capsule review

Vizio P50 HDM

At a Glance
  • Vizio P50 HDM

    PCWorld Rating

Vizio P50 HDM
Photograph: Chris Manners

The first thing to understand about the Vizio 50-inch P50 HDM is that it's a plasma HD monitor, not a full-fledged plasma HDTV. This means that it forgos an analog NTSC tuner and a digital ATSC tuner, instead requiring an external tuner to display any kind of TV content. Priced at $2500 on 4/17/2006, the P50 HDM costs considerably less than an actual HDTV. However, PC World found better image quality in another plasma HDTV monitor at the same cost.

Our jury found the Vizio's image quality adequate on high-definition and standard-definition TV content, with a few caveats. Color looked good on PC World's test, but the P50 HDM's picture appeared dark and lacking in detail on both high-def and standard-def content. These problems became even more apparent on our DVD test of a shady scene in The Lord of the Ring: The Return of the King. Though it wasn't unwatchable, we saw better performance from other plasmas. Samsung's $4000 HP-S5053 HDTV and Maxent's $2500 MX-50X3 HDTV monitor (all pricing as of 4/17/2006) both beat the Vizio on image quality.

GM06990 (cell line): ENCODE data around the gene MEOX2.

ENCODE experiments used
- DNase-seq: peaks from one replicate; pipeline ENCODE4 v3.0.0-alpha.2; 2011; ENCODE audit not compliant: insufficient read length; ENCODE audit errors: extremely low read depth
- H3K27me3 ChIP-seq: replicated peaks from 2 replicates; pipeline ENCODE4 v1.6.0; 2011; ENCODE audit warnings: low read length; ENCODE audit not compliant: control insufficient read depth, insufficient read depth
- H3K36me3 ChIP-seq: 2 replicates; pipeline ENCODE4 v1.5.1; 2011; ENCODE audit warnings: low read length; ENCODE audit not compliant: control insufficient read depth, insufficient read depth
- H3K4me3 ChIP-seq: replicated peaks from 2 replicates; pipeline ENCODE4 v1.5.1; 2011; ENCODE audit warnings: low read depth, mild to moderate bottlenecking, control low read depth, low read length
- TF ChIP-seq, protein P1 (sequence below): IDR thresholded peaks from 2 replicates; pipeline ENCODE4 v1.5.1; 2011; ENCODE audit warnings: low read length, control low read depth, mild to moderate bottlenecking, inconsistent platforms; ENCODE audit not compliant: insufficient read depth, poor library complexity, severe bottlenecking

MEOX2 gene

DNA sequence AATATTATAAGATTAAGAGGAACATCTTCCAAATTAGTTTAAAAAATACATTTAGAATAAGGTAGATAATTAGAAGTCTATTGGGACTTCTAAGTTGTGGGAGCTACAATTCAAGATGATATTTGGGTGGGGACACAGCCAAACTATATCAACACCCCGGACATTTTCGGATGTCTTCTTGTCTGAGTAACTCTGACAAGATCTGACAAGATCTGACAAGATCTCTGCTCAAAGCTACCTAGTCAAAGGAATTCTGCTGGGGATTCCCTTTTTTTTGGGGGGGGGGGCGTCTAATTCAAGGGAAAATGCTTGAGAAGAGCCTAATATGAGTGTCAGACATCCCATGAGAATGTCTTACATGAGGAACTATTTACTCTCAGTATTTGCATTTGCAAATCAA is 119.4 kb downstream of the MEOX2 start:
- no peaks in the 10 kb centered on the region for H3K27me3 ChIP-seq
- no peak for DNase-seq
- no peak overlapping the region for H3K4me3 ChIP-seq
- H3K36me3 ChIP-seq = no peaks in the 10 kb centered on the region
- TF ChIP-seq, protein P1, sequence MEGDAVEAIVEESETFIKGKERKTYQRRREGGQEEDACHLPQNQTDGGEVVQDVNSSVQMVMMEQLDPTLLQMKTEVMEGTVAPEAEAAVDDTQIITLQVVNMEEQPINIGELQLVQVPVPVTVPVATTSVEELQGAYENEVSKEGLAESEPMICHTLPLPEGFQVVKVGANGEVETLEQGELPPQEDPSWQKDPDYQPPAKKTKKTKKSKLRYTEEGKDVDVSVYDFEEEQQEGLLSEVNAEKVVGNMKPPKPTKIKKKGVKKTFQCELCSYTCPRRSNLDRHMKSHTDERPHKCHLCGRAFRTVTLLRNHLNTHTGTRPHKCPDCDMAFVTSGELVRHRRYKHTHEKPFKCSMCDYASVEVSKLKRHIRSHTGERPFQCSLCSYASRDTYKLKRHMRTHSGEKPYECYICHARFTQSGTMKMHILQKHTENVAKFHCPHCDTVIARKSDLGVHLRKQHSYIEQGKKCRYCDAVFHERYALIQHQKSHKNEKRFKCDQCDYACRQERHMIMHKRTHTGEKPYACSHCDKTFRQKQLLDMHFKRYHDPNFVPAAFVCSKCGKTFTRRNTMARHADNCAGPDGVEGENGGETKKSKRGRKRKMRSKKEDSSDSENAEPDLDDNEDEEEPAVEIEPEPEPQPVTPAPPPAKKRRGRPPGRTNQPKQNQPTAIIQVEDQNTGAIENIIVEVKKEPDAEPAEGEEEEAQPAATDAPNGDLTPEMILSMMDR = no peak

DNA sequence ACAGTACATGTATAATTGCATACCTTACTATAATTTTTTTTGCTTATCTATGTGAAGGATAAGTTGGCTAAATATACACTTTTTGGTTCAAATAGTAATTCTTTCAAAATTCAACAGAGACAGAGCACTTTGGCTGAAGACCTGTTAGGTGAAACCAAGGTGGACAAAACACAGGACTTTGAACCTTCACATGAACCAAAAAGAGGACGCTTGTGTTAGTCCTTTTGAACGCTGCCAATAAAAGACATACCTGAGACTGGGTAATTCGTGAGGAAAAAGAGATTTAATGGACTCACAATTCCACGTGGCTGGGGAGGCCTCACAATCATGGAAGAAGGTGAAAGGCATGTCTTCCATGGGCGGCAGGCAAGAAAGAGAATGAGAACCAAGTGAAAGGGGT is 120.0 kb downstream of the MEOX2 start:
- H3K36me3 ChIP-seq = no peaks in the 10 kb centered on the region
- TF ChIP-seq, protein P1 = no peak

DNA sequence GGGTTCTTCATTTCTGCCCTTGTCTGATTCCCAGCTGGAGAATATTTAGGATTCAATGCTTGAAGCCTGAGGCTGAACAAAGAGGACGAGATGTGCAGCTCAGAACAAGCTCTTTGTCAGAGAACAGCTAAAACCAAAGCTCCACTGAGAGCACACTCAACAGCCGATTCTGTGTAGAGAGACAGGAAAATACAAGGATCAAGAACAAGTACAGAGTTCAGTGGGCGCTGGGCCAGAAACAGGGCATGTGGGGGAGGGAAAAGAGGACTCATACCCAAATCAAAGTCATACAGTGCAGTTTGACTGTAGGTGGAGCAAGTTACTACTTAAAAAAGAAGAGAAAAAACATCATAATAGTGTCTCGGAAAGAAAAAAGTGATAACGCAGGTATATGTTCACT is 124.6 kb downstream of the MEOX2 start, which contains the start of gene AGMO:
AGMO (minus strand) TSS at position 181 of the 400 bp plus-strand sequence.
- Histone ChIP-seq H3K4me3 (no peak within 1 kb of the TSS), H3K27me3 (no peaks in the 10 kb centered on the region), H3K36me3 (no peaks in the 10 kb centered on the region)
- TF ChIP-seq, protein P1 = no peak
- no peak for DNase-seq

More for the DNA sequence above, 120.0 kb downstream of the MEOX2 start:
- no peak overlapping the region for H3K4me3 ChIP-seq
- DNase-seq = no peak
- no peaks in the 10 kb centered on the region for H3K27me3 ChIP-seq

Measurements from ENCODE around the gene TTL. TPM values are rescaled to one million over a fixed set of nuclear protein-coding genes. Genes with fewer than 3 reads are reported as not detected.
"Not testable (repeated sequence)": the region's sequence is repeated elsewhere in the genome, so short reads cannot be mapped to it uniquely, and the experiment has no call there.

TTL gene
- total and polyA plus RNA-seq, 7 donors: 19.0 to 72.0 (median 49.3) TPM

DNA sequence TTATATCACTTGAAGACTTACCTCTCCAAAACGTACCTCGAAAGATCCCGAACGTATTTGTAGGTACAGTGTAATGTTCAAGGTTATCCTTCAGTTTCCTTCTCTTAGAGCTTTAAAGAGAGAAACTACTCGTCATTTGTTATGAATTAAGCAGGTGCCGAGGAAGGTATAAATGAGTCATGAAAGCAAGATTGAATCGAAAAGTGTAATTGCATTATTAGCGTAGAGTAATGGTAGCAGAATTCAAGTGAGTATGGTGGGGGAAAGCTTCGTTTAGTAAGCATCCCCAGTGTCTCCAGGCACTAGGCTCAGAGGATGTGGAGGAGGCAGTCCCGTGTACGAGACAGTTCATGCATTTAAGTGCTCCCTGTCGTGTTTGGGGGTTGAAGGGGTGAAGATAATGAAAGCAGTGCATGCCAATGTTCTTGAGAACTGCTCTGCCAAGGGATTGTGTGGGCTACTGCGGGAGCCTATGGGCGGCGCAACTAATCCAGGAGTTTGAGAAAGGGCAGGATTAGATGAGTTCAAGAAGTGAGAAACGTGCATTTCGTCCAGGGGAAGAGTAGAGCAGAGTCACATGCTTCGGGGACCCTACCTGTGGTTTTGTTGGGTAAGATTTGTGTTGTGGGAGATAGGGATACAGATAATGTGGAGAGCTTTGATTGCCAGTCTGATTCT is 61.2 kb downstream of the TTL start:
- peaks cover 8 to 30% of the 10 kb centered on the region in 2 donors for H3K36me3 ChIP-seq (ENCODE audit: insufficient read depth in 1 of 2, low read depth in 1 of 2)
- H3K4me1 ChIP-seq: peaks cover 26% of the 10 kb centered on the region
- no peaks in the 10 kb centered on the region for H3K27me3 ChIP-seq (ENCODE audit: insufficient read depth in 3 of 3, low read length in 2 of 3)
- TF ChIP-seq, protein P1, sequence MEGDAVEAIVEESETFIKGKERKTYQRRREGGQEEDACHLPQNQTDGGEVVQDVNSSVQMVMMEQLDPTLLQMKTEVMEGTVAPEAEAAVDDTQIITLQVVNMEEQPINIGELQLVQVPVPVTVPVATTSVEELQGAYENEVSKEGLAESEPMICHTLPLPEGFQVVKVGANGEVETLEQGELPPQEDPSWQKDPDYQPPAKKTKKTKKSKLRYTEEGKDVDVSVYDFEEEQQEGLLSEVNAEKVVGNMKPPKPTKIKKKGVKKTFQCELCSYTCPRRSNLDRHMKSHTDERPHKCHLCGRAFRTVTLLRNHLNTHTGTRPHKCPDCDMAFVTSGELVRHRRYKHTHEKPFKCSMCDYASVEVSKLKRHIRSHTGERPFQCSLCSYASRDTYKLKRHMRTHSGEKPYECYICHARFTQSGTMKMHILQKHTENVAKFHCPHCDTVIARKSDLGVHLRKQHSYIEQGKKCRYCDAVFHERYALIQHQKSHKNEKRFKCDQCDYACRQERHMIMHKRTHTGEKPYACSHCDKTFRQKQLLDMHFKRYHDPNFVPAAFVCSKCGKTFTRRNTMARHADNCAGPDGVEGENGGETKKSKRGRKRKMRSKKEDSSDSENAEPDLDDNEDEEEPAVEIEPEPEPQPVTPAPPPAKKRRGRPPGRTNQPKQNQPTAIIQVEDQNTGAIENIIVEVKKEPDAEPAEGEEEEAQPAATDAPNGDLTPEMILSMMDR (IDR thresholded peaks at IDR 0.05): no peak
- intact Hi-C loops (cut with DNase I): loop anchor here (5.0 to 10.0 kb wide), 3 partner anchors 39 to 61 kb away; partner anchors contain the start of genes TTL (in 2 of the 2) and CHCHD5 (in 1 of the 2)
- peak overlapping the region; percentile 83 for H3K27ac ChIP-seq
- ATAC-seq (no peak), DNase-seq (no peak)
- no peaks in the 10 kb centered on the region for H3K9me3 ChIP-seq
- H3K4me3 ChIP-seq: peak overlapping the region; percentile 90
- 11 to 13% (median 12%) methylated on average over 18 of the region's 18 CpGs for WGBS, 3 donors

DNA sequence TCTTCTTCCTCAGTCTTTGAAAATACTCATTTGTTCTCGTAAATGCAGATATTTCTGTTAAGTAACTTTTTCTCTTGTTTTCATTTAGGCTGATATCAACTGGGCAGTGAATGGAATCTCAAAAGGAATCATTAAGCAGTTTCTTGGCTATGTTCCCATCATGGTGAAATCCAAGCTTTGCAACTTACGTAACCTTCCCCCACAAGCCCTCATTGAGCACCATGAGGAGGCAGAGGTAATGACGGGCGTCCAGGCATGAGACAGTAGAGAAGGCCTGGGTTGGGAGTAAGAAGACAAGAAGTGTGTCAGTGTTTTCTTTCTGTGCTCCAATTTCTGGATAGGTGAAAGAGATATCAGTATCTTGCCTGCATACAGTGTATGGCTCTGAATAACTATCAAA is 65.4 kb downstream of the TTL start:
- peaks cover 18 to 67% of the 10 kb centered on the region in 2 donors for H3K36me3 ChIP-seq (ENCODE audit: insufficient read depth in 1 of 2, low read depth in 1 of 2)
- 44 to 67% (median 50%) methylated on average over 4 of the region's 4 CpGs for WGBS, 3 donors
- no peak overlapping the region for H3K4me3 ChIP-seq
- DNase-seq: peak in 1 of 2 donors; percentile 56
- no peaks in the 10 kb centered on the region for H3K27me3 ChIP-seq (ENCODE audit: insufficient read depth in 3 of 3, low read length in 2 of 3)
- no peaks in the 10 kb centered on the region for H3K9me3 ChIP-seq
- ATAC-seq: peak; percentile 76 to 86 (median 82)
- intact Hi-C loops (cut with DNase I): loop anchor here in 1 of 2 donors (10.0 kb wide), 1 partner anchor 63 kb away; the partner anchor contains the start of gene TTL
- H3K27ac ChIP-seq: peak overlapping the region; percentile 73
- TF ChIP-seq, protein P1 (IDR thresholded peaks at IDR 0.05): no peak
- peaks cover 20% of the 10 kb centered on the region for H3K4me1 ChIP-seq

The P50 HDM's strength lies in its ease of use. Like Vizio's L32HDTV LCD TV, the P50 HDM comes with a setup poster as well as a very detailed manual. Color-coding makes it easy to match inputs to the poster. Finding the inputs on the back of the monitor is a snap, but plugging devices into them is a bit awkward. The inputs face down, so you have to feel for them when inserting connectors. The monitor also lacks a CableCard slot, which would be handy.

The glossy black P50 HDM looks attractive. I found the remote control comfortable and its layout easy to navigate. The onscreen menus were easy to master, too. The picture-in-picture function was especially simple to use, and it's flexible to boot: You can set the PIP window in four different positions and three sizes.

To my ears, audio sounded fine (but not fantastic) coming through the built-in speakers with SRS TruSurround XT. The P50 HDM offers one RCA audio output, but no digital audio output.

Vizio's 50-inch P50 HDM plasma HDTV monitor doesn't require the same cash outlay as a full-fledged plasma HDTV. However, if you're on a budget and don't mind messing with external tuners, check out Maxent's MX-50X3. Like the Vizio, the Maxent 50-inch plasma HDTV monitor sells for $2500--but on most kinds of content, the Maxent's picture looks nearly as good as that of a pricey HDTV.

Laura Blackwell

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At a Glance
  • PCWorld Rating

    Easy setup (and so-so TV picture quality) make this plasma HD monitor an acceptable choice for budget-aware businesses.

    Pros

    • Low price
    • Easy to set up

    Cons

    • No NTSC or ATSC tuner
    • Image quality could be better
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